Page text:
Results: Leiomyosarcoma cases harbored shared drivers through a typical parent/child relationship where the metastatic tumor was derived from the primary tumor. In contrast, while all liposarcoma cases shared the characteristic focal chromosome 12 amplicon, most paired liposarcoma cases did not share additional mutations, suggesting a divergent evolutionary pattern from a common precursor. No highly recurrent genomic alterations from WES were identified that could be implicated as driving the progression of disease in either sarcoma subtype.

Conclusions: From a genomic perspective, leiomyosarcoma metastases contain genetic alterations that are also found in primary tumors. WDLPS and DDLPS, however, appear to divergently evolve from a common precursor harboring 12q amplification, rather than as a transformation to a higher-grade tumor. Further efforts to identify specific drivers of these distinct evolutionary patterns may inform future translational and clinical research in STS.
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http://dx.doi.org/10.1158/1078-0432.CCR-19-0271DOI Listing
http://www.ncbi.nlm.nih.gov/pmc/articles/PMC7341441PMC
August 2019

Correction: Complementary activity of tyrosine kinase inhibitors against secondary kit mutations in imatinib-resistant gastrointestinal stromal tumours.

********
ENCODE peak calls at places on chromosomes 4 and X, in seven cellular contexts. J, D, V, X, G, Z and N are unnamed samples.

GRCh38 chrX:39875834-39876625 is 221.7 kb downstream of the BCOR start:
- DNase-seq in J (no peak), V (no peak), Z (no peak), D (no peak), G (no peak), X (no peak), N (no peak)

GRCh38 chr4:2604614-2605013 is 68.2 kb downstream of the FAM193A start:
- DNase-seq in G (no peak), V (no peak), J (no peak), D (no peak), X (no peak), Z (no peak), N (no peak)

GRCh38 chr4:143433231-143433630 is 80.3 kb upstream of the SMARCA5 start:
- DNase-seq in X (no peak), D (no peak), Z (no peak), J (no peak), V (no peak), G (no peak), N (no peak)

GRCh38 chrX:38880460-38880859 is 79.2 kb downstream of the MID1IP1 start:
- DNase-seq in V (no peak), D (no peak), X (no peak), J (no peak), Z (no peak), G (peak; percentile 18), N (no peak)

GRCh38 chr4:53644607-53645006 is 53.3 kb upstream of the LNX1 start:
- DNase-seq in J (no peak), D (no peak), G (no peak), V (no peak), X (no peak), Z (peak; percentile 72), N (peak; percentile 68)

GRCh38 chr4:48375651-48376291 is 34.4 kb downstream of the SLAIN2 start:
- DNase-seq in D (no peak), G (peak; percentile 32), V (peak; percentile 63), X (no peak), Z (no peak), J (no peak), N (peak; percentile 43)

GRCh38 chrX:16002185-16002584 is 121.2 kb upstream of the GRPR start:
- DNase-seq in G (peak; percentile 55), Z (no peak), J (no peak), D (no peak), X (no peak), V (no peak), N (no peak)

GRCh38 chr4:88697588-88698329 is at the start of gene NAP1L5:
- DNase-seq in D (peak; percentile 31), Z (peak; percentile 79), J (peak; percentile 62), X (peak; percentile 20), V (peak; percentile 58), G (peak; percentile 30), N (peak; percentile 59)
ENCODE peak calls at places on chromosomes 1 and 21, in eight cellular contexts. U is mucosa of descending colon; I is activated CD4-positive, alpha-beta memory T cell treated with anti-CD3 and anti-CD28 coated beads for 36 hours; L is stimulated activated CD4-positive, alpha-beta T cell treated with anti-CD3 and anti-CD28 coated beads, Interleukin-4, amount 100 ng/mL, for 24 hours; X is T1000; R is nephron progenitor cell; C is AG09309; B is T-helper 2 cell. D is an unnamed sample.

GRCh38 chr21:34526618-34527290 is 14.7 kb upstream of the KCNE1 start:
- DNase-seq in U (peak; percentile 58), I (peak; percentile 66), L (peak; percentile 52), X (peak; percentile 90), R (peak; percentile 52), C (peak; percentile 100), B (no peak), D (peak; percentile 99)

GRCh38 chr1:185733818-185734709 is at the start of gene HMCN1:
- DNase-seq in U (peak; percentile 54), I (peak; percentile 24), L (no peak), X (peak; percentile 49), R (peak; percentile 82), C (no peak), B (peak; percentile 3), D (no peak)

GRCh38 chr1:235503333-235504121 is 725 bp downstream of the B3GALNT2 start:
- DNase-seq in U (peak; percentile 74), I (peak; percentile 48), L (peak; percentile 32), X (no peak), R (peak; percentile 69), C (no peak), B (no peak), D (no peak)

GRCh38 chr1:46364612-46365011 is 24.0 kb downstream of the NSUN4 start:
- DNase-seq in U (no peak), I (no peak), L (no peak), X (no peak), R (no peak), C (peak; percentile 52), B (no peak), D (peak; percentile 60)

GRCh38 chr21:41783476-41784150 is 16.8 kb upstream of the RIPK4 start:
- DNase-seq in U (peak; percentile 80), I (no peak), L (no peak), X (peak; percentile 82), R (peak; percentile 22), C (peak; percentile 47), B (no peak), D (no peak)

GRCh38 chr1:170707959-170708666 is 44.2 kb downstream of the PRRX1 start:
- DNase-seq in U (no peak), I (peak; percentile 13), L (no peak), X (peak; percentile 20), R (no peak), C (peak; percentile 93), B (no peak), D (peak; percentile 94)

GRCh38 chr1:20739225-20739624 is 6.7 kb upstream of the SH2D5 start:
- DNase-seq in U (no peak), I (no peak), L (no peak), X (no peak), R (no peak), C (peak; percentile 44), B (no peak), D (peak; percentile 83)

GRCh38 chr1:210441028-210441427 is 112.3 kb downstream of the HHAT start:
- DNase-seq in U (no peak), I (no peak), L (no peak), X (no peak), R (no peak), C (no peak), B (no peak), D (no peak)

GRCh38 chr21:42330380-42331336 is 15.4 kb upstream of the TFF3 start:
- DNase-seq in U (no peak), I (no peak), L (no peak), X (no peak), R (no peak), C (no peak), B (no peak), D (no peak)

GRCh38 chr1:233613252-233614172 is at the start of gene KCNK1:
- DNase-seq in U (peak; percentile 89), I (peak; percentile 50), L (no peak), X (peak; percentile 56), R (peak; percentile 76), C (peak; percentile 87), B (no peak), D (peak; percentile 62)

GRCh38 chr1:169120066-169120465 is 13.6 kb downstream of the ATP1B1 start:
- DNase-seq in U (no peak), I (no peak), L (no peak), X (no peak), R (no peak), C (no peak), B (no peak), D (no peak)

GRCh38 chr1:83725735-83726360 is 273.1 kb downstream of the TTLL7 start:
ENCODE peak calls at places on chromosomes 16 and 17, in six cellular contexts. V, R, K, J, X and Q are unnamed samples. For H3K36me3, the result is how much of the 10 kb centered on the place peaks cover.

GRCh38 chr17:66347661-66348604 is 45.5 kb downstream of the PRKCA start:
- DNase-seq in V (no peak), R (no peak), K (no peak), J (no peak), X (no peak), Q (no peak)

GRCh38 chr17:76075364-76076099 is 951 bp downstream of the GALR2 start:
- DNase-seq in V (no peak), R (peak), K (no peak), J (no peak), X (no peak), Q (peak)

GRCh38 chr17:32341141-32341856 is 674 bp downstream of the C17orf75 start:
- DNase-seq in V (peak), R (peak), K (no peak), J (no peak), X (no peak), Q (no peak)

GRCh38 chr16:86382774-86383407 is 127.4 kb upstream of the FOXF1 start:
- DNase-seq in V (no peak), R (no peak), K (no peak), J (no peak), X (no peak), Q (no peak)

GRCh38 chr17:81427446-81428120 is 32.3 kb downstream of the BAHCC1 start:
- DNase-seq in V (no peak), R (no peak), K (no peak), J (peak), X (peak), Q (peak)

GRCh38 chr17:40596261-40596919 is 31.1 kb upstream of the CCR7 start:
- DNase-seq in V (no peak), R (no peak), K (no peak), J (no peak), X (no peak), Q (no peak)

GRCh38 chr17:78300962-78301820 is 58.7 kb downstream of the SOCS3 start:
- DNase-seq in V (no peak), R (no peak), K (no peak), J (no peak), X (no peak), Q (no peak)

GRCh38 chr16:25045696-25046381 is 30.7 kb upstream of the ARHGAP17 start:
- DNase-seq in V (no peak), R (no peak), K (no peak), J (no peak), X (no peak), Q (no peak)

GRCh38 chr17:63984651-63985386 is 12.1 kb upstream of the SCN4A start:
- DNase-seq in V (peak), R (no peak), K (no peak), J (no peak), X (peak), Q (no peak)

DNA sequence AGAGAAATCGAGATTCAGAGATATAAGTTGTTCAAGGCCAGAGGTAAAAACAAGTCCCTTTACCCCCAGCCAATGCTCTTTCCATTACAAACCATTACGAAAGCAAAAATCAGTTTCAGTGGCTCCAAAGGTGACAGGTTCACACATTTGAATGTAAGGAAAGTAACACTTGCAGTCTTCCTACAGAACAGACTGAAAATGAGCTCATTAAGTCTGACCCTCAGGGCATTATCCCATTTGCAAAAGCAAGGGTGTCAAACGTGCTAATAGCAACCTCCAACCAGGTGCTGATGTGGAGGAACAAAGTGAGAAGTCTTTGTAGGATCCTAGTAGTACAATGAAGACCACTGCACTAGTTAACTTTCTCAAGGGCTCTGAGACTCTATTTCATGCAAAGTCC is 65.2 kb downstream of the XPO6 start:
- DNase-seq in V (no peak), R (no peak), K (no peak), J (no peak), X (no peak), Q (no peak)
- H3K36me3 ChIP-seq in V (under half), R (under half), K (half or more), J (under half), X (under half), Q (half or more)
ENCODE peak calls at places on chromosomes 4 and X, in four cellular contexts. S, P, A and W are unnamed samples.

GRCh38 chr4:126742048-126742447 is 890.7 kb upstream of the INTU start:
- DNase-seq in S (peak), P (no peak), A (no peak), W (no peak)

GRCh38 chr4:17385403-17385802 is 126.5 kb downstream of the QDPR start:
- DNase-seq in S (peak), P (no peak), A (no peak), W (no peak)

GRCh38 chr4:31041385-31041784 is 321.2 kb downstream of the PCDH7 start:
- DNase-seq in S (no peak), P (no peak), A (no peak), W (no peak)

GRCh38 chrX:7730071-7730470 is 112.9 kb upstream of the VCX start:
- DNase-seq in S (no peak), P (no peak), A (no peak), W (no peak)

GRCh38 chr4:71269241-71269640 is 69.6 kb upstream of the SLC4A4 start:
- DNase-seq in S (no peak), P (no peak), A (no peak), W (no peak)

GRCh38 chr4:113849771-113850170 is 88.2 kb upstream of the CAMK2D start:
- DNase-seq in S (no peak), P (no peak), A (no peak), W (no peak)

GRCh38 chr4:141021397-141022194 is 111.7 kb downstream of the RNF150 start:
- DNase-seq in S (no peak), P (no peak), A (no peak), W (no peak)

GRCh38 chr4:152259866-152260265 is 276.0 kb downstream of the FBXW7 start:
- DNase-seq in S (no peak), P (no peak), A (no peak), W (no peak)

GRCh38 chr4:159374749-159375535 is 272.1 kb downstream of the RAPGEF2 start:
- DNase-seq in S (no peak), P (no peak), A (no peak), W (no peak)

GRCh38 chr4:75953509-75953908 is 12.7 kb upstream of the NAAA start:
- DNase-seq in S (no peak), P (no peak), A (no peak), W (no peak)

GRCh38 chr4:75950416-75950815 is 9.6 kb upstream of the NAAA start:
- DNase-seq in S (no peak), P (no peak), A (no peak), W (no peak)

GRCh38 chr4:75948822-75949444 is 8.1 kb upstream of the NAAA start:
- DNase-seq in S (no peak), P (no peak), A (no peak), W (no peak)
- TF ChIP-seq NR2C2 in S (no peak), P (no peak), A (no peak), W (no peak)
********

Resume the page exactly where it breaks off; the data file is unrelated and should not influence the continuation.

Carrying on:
Br J Cancer 2019 Jul;121(3):281

Department of Pathology, Brigham and Women's Hospital, Harvard Medical School, 20 Shattuck Street, Thorn 528, Boston, MA, USA.

The additional information of this manuscript originally stated that the authors declare no competing interests. This statement was incorrect, and should instead have stated the following:M.C.H. has the following competing interests to declare: Equity interest at Molecular MD; Consulting at Molecular MD, Blueprint Medicines, Deciphera Pharmaceuticals; Expert Testimony at Novartis; Licensed patent with royalty payments at Novartis. The remaining authors have no competing interests to declare.The authors apologise for any convenience this may have caused.
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http://dx.doi.org/10.1038/s41416-019-0487-5DOI Listing
http://www.ncbi.nlm.nih.gov/pmc/articles/PMC6738067PMC
July 2019

Developments in Systemic Therapy for Soft Tissue and Bone Sarcomas.

Authors:
Suzanne George

J Natl Compr Canc Netw 2019 05;17(5.5):625-628

The past year has led to significant changes in systemic therapies used to treat soft tissue sarcomas, mainly dominated by the removal of the recently approved drug olaratumab as part of combination therapy with doxorubicin from the NCCN Guidelines for Soft Tissue Sarcoma, according to Dr. Suzanne George. Several histology-specific drugs have entered the space, including pazopanib and pembrolizumab, the latter of which was approved as a category 2B recommendation for alveolar soft part sarcoma, highlighting the rather limited role of immunotherapy in sarcomas. Dr. George also discussed updated data for sorafenib in the treatment of desmoid tumors, as well as the importance of larotrectinib in TRK fusion-positive tumors.
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http://dx.doi.org/10.6004/jnccn.2019.5020DOI Listing
May 2019

Detection of Circulating Tumor DNA in Patients With Leiomyosarcoma With Progressive Disease.

JCO Precis Oncol 2019 24;2019. Epub 2019 Jan 24.

Dana-Farber/Boston Children's Cancer and Blood Disorders Center, Boston, Massachusetts, USA.